Monday, July 13, 2009


True story. I asked Tina Comeau to dance with me while Love Bites by Def Leppard played at the 7th grade dance. She said no. She said no because I never asked her to dance when we were in the 4th grade together. Tina and I had gone to school in Amesbury together, and then I moved, and then two years later she obviously convinced her parents to move to Haverhill to chase after me. Anyways, back to the story, her reasoning was fine and logical. Except we didn't have dances in the 4th grade. SO there is no way i could have asked her to dance.

This was just one in a long line of rejections I suffered early in my life with girls due to their not making any sense and me taking the rejection harder than I should.

Recently, I decided I wasn't going to be obsessed with the rejections of my youth any longer because it had gotten to a point where it intertwined throughout my life where starting and finishing things in general have become a gargantuan task. It started with my recent graduation, that for whatever reason, I have had as a monkey on my back for many years. I think it stems from not knowing what comes next after such a huge achievement being finished. But part of it also seems to be the inability to finish because not finishing in some way is better than the rejection felt by failing at something.

My second stint at school recently was much more streamline and easy than I remember the nightmare of my first stint. My first stint seemed a constant stressful game of procrastination and last minute papers tat didn't get passed in because they just weren't good enough. Rejection reared it's ugly head. This was compounded by a massive meltdown on my part due to a massive downfall and rejection of a relationship at the end of that first stint that seemed to all funnel the perfect storm of one of the lowest parts of my life. Depression followed, with the inability to get out of bed for a couple of months.

Then I told my self to stop it. And slowly but surely I've been building myself back up ever since.

I guess I at some point, beyond my immediate academic pursuits, like many others, would like to fancy myself a writer, a wordsmith if you would.

But until recently, I have never be able to get beyond conception of the ideas beyond my head. I say recently, because some of the great scholars at UMass-Boston actually helped me to bust through that fear of rejection just a little bit. The greatest thing a professor can say to a student who wants to write is "This is not up to your usual high standard of writing." Another thing, as said to my sibling, "Your parents read to you as children. It's how they turned out two fine writers."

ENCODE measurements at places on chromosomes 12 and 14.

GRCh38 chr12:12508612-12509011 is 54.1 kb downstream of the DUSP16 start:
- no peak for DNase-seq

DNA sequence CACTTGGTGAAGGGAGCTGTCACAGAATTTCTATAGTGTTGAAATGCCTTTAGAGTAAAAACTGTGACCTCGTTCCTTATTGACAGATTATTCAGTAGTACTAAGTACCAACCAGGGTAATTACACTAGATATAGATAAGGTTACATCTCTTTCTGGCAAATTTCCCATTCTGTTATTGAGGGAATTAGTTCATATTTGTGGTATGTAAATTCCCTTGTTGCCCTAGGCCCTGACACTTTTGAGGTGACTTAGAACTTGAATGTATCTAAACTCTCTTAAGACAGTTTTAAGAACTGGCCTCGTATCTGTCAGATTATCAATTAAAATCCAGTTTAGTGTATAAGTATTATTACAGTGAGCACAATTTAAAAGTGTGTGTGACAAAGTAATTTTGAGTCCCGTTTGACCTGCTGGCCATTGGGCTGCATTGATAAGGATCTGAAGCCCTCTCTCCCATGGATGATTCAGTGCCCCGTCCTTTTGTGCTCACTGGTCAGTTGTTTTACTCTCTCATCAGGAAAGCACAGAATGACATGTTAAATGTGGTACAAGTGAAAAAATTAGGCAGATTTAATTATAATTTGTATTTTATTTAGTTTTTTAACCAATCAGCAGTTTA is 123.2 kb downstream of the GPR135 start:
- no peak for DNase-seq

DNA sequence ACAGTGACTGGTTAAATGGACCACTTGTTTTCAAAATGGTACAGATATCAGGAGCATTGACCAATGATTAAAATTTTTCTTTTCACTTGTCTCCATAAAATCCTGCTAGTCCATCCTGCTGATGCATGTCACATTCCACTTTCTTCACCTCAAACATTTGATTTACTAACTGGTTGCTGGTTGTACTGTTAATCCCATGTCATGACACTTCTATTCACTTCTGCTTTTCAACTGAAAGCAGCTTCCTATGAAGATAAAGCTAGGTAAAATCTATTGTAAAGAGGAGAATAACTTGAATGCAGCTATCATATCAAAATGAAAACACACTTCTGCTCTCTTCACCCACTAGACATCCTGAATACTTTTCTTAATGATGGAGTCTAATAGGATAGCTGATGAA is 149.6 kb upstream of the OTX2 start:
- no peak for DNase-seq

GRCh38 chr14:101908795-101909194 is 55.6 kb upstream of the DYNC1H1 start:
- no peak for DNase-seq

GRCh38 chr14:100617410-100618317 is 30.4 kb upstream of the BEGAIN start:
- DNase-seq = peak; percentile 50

So I want to teach. I feel an affinity for it and think I can help others realize their potential.

But I also want to write. For myself more than anybody else. But, the ego in me does say, for other people too. Because the greatest compliment in the world is people embracing what you've spent a long time sweating and slaving over, putting these words together in their oh so important and relevant order.

Great novelist and comic book scene setter Greg Rucka once said in a seminar I went to that, and I'm paraphrasing here, to become a good writer you have to write. Everyday. It doesn't matter what it is, if it's good or bad or indifferent. You have to write.

I guess the idea of rejection has kept me at times from doing this. But I'm sick of rejection.

That's not accurate. I'm tired of being scared.

The last few months I went through this whole thing were being afraid and not myself cost me a lot, whether it was my fault or not. More and more I think it wasn't my fault and fear and rejection were just and excuse for me to justify how things were.

The rejection, as it was, had nothing to do with me. Most of the rejection I self-harbor in my life in actuality has nothing to do with me.

A friend of mine in high school always had these girlfriends and I could never understand why or how. And one day I realized he was fearless. That was his key.

As it needs to be ours.

So in life, rejection is just an excuse. We all need to push it aside and no longer let it define who we are, but rather redefine it as any number of negative and needless things in our's just an excuse.

Live life. Do what you want to do. If you see something, try to reach for it. If you miss, you get other chances at bat.

Even Ted Williams struck out once in a while. But he still got back up to the plate.

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